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California Strawberry Industry Defends Ozone-Depleting Chemical as Children Face Unprecedented Skin Cancer Risks


WASHINGTON, D.C., February 27, 2006 -- Pointing to recent news that the hole in the Earth’s ozone layer is expected to increase significantly in the next few years, the Environmental Investigation Agency (EIA) today called on the California Strawberry Commission to cease using the ozone layer destroying pesticide methyl bromide.

The California Strawberry Commission is leading lobbying efforts to continue to use methyl bromide despite the fact that this chemical represents the single greatest threat to the ozone layer over the next 5-10 years when ozone depletion is expected to reach its highest levels to date. The ozone layer protects life on Earth from harmful ultraviolet (UV) radiation.

“Methyl bromide is an acutely powerful ozone destroying chemical that does most of its damage in a very short period of time,” EIA campaigner, Danielle Grabiel said. “Conservative estimates by leading scientists indicate that the immediate ozone-depleting impact of the methyl bromide consumed just by U.S. agriculture is greater than that of the global consumption of any other ozone depleting chemical.”

Because of methyl bromide’s significant short-term impact on the ozone layer, EIA is calling on the California Strawberry Commission to commit to an aggressive schedule to completely phase out its use. “As one of the largest consumers of methyl bromide in the world, the California strawberry industry has an opportunity and an obligation to protect children and the global environment by ceasing its use of this chemical once and for all,” Grabiel said.

Children are most vulnerable to elevated levels of radiation from ozone thinning. Childhood skin cancer incidence in the United States has more than doubled in the last two decades, while U.S. skin cancer rates are increasing by 3% a year, according to the American Cancer Society. Meanwhile, predictions for recovery of the ozone layer have recently been pushed back from 2050 to 2065. The 2005 Antarctic ozone hole was one of the deepest and largest ever recorded.

Editor’s Notes:

• EIA is an independent, international non-profit organization committed to investigating and exposing environmental crimes around the world. EIA works undercover to expose international environmental crime – such as the illegal trade in wildlife, illegal logging and trade in timber species, and the worldwide trade in ozone depleting substances. EIA has been actively tracking the global illegal trade in ozone depleting substances (ODS) since the mid-1990s to provide information to the Montreal Protocol and other relevant bodies.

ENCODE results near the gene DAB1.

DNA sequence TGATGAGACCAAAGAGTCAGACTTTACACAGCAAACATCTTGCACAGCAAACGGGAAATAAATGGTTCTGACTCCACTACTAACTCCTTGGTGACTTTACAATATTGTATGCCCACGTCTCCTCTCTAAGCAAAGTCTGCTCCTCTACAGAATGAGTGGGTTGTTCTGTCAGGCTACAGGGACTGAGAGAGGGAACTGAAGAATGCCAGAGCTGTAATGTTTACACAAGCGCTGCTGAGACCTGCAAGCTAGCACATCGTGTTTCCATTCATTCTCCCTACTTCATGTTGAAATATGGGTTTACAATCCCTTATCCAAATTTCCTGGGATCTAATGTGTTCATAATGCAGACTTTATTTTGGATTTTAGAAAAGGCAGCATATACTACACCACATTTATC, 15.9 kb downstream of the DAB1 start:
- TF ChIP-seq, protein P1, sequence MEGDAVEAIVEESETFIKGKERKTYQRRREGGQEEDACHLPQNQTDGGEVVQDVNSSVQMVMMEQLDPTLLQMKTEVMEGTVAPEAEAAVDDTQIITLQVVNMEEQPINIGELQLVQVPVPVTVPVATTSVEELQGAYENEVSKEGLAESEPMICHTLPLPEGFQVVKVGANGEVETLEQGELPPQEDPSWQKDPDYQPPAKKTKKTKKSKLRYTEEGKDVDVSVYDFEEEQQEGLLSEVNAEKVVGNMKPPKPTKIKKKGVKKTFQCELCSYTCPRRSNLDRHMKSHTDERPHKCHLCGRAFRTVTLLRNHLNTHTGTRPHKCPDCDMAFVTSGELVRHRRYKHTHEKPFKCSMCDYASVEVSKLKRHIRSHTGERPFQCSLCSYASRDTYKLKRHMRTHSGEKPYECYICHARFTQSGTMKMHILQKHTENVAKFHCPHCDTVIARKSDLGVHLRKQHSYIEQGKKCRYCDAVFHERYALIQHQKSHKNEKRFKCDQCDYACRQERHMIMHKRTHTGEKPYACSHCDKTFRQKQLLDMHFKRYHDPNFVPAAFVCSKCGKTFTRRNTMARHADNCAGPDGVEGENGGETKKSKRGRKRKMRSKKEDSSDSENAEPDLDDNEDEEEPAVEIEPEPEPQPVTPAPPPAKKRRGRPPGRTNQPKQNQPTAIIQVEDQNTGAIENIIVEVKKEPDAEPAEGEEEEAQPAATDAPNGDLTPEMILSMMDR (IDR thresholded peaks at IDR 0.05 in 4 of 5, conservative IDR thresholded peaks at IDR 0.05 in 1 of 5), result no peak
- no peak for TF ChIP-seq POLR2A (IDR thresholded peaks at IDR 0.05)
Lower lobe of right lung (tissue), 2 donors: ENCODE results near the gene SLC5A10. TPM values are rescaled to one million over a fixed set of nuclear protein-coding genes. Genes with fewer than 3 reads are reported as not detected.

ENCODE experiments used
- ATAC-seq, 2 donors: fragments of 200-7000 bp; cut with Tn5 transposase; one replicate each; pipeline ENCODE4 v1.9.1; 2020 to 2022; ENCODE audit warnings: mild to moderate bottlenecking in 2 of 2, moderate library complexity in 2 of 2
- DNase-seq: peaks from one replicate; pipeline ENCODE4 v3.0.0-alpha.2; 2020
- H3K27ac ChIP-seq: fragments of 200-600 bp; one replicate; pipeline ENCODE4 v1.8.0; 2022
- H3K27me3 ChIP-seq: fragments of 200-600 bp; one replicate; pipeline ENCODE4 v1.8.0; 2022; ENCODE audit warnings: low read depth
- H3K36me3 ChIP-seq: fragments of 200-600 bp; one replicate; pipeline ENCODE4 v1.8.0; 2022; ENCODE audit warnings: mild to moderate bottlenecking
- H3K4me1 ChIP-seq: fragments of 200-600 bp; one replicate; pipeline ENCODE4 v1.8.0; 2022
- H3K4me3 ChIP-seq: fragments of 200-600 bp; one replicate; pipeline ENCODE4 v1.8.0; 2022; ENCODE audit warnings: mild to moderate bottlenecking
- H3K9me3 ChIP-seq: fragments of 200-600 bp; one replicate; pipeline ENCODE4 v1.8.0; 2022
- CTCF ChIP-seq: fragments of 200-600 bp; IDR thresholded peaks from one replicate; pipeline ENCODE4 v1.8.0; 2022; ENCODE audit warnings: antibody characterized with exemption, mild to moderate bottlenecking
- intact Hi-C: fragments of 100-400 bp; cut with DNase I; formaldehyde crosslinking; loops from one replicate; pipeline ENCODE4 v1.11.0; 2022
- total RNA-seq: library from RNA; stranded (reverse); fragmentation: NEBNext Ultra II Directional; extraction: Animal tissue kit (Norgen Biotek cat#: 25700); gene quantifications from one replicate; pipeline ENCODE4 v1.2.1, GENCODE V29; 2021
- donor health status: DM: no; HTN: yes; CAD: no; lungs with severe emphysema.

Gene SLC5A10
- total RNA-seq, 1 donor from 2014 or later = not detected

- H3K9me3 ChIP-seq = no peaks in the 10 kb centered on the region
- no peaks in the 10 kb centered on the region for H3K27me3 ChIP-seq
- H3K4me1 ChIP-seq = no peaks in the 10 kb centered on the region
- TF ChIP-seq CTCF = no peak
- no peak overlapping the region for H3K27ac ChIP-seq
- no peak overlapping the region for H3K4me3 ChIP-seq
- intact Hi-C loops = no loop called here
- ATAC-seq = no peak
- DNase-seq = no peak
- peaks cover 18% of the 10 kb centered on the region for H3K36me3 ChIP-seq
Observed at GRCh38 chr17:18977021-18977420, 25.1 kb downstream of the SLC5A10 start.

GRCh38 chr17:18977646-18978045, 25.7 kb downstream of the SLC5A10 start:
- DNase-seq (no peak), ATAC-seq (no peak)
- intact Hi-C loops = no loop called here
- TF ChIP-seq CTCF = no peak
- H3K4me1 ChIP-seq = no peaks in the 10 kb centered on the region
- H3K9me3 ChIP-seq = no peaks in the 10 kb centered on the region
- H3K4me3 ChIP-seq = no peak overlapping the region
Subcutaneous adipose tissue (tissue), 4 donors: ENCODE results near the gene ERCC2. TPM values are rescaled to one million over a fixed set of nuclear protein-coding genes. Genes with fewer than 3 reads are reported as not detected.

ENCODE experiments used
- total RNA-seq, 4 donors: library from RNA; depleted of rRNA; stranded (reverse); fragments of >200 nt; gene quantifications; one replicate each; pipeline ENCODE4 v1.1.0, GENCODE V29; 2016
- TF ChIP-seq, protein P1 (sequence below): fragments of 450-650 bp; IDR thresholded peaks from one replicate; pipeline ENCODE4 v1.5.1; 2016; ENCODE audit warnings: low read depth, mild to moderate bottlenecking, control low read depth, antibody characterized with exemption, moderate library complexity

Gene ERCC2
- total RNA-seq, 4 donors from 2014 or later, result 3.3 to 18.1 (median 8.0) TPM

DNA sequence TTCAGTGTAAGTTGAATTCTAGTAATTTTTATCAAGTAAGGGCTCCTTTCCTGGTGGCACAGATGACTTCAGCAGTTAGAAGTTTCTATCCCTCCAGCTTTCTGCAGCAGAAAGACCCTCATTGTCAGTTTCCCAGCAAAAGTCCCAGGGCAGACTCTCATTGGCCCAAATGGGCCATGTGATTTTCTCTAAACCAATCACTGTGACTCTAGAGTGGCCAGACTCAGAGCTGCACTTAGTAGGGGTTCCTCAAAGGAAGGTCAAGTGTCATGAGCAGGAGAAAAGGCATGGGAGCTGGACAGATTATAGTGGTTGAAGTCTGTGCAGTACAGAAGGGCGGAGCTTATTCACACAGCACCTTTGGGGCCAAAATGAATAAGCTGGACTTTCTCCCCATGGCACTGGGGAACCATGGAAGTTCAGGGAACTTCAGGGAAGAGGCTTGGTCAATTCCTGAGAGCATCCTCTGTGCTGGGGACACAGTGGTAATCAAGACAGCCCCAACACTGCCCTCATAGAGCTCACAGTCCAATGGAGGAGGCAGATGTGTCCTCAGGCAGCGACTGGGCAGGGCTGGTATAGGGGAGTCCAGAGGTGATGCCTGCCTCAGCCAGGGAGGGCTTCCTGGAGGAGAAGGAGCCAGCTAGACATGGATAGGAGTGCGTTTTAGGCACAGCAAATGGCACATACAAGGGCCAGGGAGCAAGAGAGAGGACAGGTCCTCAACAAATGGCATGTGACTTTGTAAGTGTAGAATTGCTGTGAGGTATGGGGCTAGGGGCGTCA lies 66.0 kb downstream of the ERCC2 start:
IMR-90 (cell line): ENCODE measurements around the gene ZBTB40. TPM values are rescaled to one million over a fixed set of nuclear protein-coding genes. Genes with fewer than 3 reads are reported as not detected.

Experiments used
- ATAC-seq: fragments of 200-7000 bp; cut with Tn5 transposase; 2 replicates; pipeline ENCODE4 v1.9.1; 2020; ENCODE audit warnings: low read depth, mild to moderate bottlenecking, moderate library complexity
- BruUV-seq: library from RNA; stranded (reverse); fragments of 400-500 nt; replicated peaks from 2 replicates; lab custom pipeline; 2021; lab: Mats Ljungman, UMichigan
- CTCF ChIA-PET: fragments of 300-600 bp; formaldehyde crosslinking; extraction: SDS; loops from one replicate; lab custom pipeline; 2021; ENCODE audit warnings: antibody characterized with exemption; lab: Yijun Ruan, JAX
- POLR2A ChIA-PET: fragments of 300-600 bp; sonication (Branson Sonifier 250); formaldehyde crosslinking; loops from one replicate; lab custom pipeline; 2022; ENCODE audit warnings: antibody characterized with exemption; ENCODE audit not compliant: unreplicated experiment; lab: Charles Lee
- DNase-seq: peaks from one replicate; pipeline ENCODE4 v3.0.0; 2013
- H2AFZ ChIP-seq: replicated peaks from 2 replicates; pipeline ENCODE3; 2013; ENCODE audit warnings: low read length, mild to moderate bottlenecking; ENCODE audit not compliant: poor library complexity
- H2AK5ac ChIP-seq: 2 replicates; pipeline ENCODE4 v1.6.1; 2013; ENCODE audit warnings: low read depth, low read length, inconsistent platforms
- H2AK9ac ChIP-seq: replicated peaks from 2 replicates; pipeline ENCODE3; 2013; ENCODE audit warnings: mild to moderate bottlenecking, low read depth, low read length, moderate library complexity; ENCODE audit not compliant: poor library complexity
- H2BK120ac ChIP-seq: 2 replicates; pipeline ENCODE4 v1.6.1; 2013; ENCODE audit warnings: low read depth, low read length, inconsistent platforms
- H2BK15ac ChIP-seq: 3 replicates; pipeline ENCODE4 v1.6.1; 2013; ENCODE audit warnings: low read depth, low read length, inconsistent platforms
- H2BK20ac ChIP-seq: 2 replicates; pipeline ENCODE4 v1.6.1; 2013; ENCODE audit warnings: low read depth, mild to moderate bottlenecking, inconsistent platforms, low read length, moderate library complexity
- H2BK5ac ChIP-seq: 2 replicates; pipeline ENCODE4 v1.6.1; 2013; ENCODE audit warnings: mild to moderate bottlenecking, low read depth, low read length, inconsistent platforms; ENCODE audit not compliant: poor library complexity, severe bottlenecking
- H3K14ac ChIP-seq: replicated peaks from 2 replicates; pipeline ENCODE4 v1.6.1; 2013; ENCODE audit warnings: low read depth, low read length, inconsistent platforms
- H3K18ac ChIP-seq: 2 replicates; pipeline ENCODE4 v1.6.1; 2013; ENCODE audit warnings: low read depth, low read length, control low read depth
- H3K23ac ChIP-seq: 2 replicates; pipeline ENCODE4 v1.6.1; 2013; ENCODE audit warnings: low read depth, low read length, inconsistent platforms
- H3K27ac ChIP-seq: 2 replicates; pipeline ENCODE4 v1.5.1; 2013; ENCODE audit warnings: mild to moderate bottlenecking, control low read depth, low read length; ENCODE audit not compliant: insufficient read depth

• The Montreal Protocol was agreed on January 1, 1987 and is now ratified by 188 countries. Under the Montreal Protocol and its amendments, ozone-depleting substances are to be reduced and eliminated through the development of chemical substitutes and alternative manufacturing processes (elimination is the final objective). Methyl bromide was scheduled to be phased out in 2005 in developed countries, but the U.S. has taken advantage of a treaty loophole to continue using excessive quantities of methyl bromide beyond the phase-out date.

• Currently, an estimated 66,000 deaths occur annually from melanoma and other skin cancers. Every year, there are between two and three million new cases of non-melanoma skin cancers and more than 130,000 new melanoma skin cancer cases diagnosed worldwide. In the U.S., skin cancer kills one American every hour and one in five will develop skin cancer in their lifetime.

• The EU, Japan and most developing countries oppose excessive U.S. demands to continue using methyl bromide past phase-out. There are proven alternatives to methyl bromide that are being used worldwide and in the United States.



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